Physio Podcast Transcript:
“Often our more active clients ask me how they can optimally prepare for race day. Whether it be a triathlon, fun run, marathon or something else – there are some general principles which you can follow to ensure you are at your peak for race day.
I’ve personally found that Race Day’s are an important part of any physical training program as it gives you something to aim for. Without having that target, or goal, you’ll often find it easier to short cut your training programs and fitness routines. By having the goal though, it adds some extra motivation.
So to those of you who are training for a purpose, here are a few physio tips today on ensuring that you are at your peak on race day. Now remember, these are just general physio tips, each type of race that you compete in, I would have a more specific plan for you.
If you’re looking for a specific plan then I suggest you get in touch with us for some professional advice. With that said though, here are some general rules of thumb which you can follow to ensure you are at your peak on race day.
The first tip is to taper off your training the week prior to the race. If you’ve been doing intense training leading up to the actual race day then you want to taper off your training the week prior.
For example, if you are running a marathon then on the week of the marathon you should cut out any intense training sessions. You should not be doing interval training or speed based running. In this particular case you should do a couple of light runs during the week but have a complete stop 2 days before the actual marathon.
This is the same principle for any other style of race. The intensity of your training should taper down so that you are fresh for the actual race.
The second tip is to hydrate. Forty-eight hours before the race you should increase your consumption of water to ensure that you are adequately hydrated before the race.
It’s normal during a race to put your body under intensity and pressure that it hasn’t felt during training. This is you attempting to do your personal best. To do your personal best your body needs to be adequately prepared. Part of that preparation is hydration.
In the case of a marathon again, I would attempt to drive above 2 liters of water per day for the 2 days before the race at least. This should ensure that you are adequately hydrated for the race.
As well as drinking water, you should also avoid drinks and food, which lead to dehydration. Alcohol is a big no no, cut that out the week before the race if you can.
The third tip is probably a little different to what you expect. Recently research has shown that recreational runners who compete in races are better served by having a pasta style meal 2 days before the race, rather than the day before the race.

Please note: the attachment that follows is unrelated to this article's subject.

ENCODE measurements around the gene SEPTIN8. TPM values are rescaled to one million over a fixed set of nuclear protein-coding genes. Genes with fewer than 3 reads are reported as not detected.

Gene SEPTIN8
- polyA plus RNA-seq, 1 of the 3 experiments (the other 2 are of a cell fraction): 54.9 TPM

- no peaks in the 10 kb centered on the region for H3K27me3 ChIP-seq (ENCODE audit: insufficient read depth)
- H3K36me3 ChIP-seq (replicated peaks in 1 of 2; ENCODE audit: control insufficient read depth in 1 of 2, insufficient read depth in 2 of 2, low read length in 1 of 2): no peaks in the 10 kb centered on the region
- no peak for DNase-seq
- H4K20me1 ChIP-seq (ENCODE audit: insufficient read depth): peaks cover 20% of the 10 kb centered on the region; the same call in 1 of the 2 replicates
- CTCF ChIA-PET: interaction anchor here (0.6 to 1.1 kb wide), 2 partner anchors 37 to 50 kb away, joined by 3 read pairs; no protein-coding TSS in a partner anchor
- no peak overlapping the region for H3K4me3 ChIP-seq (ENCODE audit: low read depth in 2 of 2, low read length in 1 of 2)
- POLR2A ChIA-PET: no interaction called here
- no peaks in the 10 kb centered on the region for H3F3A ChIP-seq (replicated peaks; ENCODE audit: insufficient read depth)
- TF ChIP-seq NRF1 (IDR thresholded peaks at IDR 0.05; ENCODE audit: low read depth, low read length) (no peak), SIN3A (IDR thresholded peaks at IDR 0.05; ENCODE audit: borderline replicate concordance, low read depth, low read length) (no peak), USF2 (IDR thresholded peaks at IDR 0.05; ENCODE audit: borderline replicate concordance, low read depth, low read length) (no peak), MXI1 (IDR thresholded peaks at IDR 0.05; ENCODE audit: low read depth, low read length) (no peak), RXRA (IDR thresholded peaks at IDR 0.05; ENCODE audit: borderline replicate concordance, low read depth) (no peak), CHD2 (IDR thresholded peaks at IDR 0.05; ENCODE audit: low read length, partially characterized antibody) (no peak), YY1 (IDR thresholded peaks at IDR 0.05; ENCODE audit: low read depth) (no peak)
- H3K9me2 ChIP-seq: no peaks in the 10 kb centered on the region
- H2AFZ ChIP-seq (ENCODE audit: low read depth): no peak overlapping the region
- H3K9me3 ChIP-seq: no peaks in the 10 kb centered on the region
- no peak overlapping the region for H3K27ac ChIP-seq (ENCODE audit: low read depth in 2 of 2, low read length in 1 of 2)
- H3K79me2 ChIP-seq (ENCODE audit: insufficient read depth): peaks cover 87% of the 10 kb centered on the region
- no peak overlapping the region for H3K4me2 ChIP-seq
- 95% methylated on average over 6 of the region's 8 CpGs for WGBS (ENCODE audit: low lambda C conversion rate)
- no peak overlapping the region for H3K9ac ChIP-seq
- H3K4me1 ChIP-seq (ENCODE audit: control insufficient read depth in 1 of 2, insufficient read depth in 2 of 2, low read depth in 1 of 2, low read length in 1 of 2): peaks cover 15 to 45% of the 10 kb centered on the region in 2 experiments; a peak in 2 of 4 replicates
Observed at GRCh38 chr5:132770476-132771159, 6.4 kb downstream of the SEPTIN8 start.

I don’t know about you, but as a kid I was always told to eat pasta the night before a big game or a big race. Well recent research shows that it’s actually better for your energy stores and preparation to have pasta 2 nights before the race.
The night before the race should be a lighter meal so that you don’t feel lethargic or “full” when you wake up for the race day. Remember, you are attempting to have your body prepared at the optimal level for race day.
The next tip may also appear a little weird. When I was growing up I was told that you shouldn’t drink coffee the day before the race or even on the day of the race. It was thought that drinking coffee would dehydrate you and thus take away from your race preparation.
Again, recent research has shown that having coffee has no measurable negative affect on performance. In fact the research has shown that it’s quite possible that drinking a coffee the morning of the race has a positive effect on your race day performance.
Now I was pretty shocked when I first heard this, just like you may be. The reality is that research doesn’t lie and as we continue to research topics we’ll find out new and often surprising results.
The fifth and final tip is a simply said one, but often a difficult one to follow. The fifth tip is to remain calm and relaxed. You don’t want to get caught up in the moment and burn up too much energy before you actually race.
Whatever it is that helps you relax, it’s listening to music for me, I suggest that you do that the night before the race and in the lead up to the race. You’ve probably noticed that elite sports men and women are often seen walking around with headphones on. They are most probably listening to music that helps them to get into the game day mindset. Something, which they are encouraged and often trained to do.
Follow these 5 simple tips for race day preparation and you’ll find that you’re ready for achieving your personal best. As I said at the start of this podcast, if you’d like more specific advice then I’d suggest you get in contact with us.”